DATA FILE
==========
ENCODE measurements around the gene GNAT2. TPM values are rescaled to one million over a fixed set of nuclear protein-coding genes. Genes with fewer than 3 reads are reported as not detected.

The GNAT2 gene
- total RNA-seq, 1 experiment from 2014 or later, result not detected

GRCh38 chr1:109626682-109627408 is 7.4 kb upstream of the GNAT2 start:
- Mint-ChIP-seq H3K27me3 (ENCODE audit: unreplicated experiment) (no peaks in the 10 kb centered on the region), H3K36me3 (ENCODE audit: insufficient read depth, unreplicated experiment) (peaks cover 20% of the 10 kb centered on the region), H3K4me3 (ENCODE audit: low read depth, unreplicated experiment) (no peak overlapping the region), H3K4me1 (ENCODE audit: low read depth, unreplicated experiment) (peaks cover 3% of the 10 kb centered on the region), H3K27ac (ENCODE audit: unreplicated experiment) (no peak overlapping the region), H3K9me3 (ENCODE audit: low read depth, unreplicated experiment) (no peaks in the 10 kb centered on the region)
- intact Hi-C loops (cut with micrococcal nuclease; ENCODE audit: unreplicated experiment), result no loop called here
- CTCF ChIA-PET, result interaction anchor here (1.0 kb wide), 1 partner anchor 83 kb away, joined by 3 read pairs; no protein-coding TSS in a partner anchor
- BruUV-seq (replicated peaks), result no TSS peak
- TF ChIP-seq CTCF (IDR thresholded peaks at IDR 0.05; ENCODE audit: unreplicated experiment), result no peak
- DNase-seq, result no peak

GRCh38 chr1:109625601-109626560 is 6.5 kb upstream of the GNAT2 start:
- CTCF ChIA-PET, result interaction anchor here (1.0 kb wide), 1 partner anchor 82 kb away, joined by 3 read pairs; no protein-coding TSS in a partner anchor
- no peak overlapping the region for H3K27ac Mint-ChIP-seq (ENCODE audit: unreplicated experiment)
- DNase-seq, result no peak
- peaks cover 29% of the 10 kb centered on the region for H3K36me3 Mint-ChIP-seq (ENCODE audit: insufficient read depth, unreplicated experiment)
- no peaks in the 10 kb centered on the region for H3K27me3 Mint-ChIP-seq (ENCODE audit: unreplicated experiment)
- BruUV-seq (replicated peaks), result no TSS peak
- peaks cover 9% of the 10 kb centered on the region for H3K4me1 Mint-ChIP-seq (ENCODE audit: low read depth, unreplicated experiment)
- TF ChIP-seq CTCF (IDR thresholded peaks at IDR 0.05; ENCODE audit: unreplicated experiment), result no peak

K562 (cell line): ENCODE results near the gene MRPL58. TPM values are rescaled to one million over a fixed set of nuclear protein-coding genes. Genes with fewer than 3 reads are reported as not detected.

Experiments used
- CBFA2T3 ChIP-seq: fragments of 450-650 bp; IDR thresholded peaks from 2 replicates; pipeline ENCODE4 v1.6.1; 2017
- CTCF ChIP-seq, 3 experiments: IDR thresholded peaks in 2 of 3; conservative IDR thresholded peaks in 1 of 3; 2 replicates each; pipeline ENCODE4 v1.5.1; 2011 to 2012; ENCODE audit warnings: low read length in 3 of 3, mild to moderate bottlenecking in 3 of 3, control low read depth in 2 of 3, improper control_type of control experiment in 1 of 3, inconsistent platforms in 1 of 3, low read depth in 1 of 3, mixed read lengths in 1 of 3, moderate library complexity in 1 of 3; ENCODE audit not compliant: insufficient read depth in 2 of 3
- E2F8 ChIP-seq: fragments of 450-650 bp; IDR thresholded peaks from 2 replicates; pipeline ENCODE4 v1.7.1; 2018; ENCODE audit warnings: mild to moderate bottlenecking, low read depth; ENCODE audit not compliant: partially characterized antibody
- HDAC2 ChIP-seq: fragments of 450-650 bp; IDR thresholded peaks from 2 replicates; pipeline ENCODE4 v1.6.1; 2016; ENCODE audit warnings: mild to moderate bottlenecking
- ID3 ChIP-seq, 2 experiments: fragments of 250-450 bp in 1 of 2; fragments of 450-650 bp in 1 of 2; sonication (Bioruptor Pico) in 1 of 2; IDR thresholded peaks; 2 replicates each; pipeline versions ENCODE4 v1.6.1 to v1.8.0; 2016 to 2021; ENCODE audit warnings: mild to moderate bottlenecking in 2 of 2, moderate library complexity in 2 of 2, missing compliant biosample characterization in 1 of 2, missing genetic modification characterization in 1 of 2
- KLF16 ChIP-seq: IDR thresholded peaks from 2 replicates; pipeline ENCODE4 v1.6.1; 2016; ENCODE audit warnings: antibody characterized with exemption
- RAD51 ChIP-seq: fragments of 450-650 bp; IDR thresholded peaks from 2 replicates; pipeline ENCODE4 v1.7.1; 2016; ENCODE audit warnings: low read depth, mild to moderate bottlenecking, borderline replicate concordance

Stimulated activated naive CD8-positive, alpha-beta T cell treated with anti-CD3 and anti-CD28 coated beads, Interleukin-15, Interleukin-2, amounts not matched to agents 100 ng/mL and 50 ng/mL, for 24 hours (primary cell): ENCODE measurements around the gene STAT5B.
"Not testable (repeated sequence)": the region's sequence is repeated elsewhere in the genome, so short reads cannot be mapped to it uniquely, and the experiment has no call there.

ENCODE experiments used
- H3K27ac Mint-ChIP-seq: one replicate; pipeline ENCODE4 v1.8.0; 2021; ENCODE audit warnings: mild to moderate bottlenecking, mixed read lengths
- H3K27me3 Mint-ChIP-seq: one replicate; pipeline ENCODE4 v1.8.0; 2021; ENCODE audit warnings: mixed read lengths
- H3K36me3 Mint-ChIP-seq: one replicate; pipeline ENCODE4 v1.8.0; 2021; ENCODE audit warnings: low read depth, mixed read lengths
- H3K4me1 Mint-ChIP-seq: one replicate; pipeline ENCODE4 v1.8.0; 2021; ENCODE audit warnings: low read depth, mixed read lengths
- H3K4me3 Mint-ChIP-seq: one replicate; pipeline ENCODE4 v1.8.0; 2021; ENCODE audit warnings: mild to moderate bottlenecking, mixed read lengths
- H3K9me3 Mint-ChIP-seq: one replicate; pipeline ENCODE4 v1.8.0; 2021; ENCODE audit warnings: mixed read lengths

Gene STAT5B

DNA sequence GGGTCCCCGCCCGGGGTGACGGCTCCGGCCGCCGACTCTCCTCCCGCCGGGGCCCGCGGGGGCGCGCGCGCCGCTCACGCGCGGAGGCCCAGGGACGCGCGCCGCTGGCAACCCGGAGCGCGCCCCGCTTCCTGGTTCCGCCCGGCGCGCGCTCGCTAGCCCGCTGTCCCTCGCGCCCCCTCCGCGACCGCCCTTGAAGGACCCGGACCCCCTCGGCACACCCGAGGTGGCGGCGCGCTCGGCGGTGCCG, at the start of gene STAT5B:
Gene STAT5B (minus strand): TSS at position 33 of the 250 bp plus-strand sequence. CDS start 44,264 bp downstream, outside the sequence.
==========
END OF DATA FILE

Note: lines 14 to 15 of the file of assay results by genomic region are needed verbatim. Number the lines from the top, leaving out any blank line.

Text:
- DNase-seq, result no peak
- peaks cover 29% of the 10 kb centered on the region for H3K36me3 Mint-ChIP-seq (ENCODE audit: insufficient read depth, unreplicated experiment)